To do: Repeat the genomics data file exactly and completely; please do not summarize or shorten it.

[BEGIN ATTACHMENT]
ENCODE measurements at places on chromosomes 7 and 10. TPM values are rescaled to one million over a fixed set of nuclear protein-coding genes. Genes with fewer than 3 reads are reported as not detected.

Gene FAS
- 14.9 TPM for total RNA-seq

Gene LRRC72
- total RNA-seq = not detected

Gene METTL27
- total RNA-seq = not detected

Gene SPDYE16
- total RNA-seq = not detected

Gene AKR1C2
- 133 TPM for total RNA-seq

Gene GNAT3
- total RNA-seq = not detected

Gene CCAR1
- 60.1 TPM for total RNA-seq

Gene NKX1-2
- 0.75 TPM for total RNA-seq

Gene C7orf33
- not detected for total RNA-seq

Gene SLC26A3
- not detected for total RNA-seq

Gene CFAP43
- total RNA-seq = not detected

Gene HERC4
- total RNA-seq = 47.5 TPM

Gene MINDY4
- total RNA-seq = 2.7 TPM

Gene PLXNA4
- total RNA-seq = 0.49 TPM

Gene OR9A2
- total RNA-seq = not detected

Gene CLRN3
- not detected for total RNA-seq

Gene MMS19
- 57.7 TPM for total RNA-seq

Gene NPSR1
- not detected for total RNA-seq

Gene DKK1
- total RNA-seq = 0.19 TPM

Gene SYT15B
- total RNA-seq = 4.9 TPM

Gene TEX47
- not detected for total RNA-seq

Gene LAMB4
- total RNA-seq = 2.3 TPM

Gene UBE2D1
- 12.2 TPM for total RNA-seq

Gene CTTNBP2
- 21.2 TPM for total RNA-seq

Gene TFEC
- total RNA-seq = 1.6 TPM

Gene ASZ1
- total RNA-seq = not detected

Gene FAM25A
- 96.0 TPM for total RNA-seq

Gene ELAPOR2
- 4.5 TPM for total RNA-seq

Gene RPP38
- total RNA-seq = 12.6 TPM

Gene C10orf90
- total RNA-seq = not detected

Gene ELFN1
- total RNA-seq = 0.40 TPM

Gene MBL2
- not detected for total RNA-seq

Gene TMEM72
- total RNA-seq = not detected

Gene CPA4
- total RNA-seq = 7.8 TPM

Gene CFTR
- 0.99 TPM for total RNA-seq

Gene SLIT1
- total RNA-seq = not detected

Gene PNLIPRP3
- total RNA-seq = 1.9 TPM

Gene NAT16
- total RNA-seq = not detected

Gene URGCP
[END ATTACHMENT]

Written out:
ENCODE measurements at places on chromosomes 7 and 10. TPM values are rescaled to one million over a fixed set of nuclear protein-coding genes. Genes with fewer than 3 reads are reported as not detected.

Gene FAS
- 14.9 TPM for total RNA-seq

Gene LRRC72
- total RNA-seq = not detected

Gene METTL27
- total RNA-seq = not detected

Gene SPDYE16
- total RNA-seq = not detected

Gene AKR1C2
- 133 TPM for total RNA-seq

Gene GNAT3
- total RNA-seq = not detected

Gene CCAR1
- 60.1 TPM for total RNA-seq

Gene NKX1-2
- 0.75 TPM for total RNA-seq

Gene C7orf33
- not detected for total RNA-seq

Gene SLC26A3
- not detected for total RNA-seq

Gene CFAP43
- total RNA-seq = not detected

Gene HERC4
- total RNA-seq = 47.5 TPM

Gene MINDY4
- total RNA-seq = 2.7 TPM

Gene PLXNA4
- total RNA-seq = 0.49 TPM

Gene OR9A2
- total RNA-seq = not detected

Gene CLRN3
- not detected for total RNA-seq

Gene MMS19
- 57.7 TPM for total RNA-seq

Gene NPSR1
- not detected for total RNA-seq

Gene DKK1
- total RNA-seq = 0.19 TPM

Gene SYT15B
- total RNA-seq = 4.9 TPM

Gene TEX47
- not detected for total RNA-seq

Gene LAMB4
- total RNA-seq = 2.3 TPM

Gene UBE2D1
- 12.2 TPM for total RNA-seq

Gene CTTNBP2
- 21.2 TPM for total RNA-seq

Gene TFEC
- total RNA-seq = 1.6 TPM

Gene ASZ1
- total RNA-seq = not detected

Gene FAM25A
- 96.0 TPM for total RNA-seq

Gene ELAPOR2
- 4.5 TPM for total RNA-seq

Gene RPP38
- total RNA-seq = 12.6 TPM

Gene C10orf90
- total RNA-seq = not detected

Gene ELFN1
- total RNA-seq = 0.40 TPM

Gene MBL2
- not detected for total RNA-seq

Gene TMEM72
- total RNA-seq = not detected

Gene CPA4
- total RNA-seq = 7.8 TPM

Gene CFTR
- 0.99 TPM for total RNA-seq

Gene SLIT1
- total RNA-seq = not detected

Gene PNLIPRP3
- total RNA-seq = 1.9 TPM

Gene NAT16
- total RNA-seq = not detected

Gene URGCP